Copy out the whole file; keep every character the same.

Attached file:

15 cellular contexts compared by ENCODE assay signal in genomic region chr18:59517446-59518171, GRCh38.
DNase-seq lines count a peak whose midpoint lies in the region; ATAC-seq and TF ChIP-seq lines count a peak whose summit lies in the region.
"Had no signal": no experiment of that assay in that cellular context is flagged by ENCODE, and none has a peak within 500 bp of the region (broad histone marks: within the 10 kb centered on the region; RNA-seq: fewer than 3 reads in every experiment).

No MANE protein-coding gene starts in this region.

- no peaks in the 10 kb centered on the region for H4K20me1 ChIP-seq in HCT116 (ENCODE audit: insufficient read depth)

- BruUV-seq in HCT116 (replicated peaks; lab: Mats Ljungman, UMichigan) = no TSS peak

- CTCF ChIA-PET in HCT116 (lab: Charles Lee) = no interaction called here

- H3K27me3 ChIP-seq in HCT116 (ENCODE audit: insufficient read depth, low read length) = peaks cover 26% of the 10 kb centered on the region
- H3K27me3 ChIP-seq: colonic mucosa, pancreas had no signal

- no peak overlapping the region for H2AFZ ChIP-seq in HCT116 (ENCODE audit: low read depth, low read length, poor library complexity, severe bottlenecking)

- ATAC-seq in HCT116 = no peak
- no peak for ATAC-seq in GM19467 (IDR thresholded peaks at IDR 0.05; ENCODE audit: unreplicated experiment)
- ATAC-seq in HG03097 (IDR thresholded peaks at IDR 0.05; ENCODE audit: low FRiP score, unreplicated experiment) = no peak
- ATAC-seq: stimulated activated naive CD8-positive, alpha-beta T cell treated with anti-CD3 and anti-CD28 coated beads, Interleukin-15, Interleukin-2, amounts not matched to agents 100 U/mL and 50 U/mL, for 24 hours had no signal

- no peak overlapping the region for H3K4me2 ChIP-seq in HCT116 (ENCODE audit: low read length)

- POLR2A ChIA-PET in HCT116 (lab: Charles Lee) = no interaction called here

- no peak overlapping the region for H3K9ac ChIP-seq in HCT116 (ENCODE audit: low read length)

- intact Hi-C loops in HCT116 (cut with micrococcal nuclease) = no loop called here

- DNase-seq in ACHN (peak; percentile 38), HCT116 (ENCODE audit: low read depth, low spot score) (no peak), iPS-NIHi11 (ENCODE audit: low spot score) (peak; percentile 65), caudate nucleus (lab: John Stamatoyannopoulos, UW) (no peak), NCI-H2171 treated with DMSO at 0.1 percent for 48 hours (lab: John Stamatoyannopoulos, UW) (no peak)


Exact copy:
15 cellular contexts compared by ENCODE assay signal in genomic region chr18:59517446-59518171, GRCh38.
DNase-seq lines count a peak whose midpoint lies in the region; ATAC-seq and TF ChIP-seq lines count a peak whose summit lies in the region.
"Had no signal": no experiment of that assay in that cellular context is flagged by ENCODE, and none has a peak within 500 bp of the region (broad histone marks: within the 10 kb centered on the region; RNA-seq: fewer than 3 reads in every experiment).

No MANE protein-coding gene starts in this region.

- no peaks in the 10 kb centered on the region for H4K20me1 ChIP-seq in HCT116 (ENCODE audit: insufficient read depth)

- BruUV-seq in HCT116 (replicated peaks; lab: Mats Ljungman, UMichigan) = no TSS peak

- CTCF ChIA-PET in HCT116 (lab: Charles Lee) = no interaction called here

- H3K27me3 ChIP-seq in HCT116 (ENCODE audit: insufficient read depth, low read length) = peaks cover 26% of the 10 kb centered on the region
- H3K27me3 ChIP-seq: colonic mucosa, pancreas had no signal

- no peak overlapping the region for H2AFZ ChIP-seq in HCT116 (ENCODE audit: low read depth, low read length, poor library complexity, severe bottlenecking)

- ATAC-seq in HCT116 = no peak
- no peak for ATAC-seq in GM19467 (IDR thresholded peaks at IDR 0.05; ENCODE audit: unreplicated experiment)
- ATAC-seq in HG03097 (IDR thresholded peaks at IDR 0.05; ENCODE audit: low FRiP score, unreplicated experiment) = no peak
- ATAC-seq: stimulated activated naive CD8-positive, alpha-beta T cell treated with anti-CD3 and anti-CD28 coated beads, Interleukin-15, Interleukin-2, amounts not matched to agents 100 U/mL and 50 U/mL, for 24 hours had no signal

- no peak overlapping the region for H3K4me2 ChIP-seq in HCT116 (ENCODE audit: low read length)

- POLR2A ChIA-PET in HCT116 (lab: Charles Lee) = no interaction called here

- no peak overlapping the region for H3K9ac ChIP-seq in HCT116 (ENCODE audit: low read length)

- intact Hi-C loops in HCT116 (cut with micrococcal nuclease) = no loop called here

- DNase-seq in ACHN (peak; percentile 38), HCT116 (ENCODE audit: low read depth, low spot score) (no peak), iPS-NIHi11 (ENCODE audit: low spot score) (peak; percentile 65), caudate nucleus (lab: John Stamatoyannopoulos, UW) (no peak), NCI-H2171 treated with DMSO at 0.1 percent for 48 hours (lab: John Stamatoyannopoulos, UW) (no peak)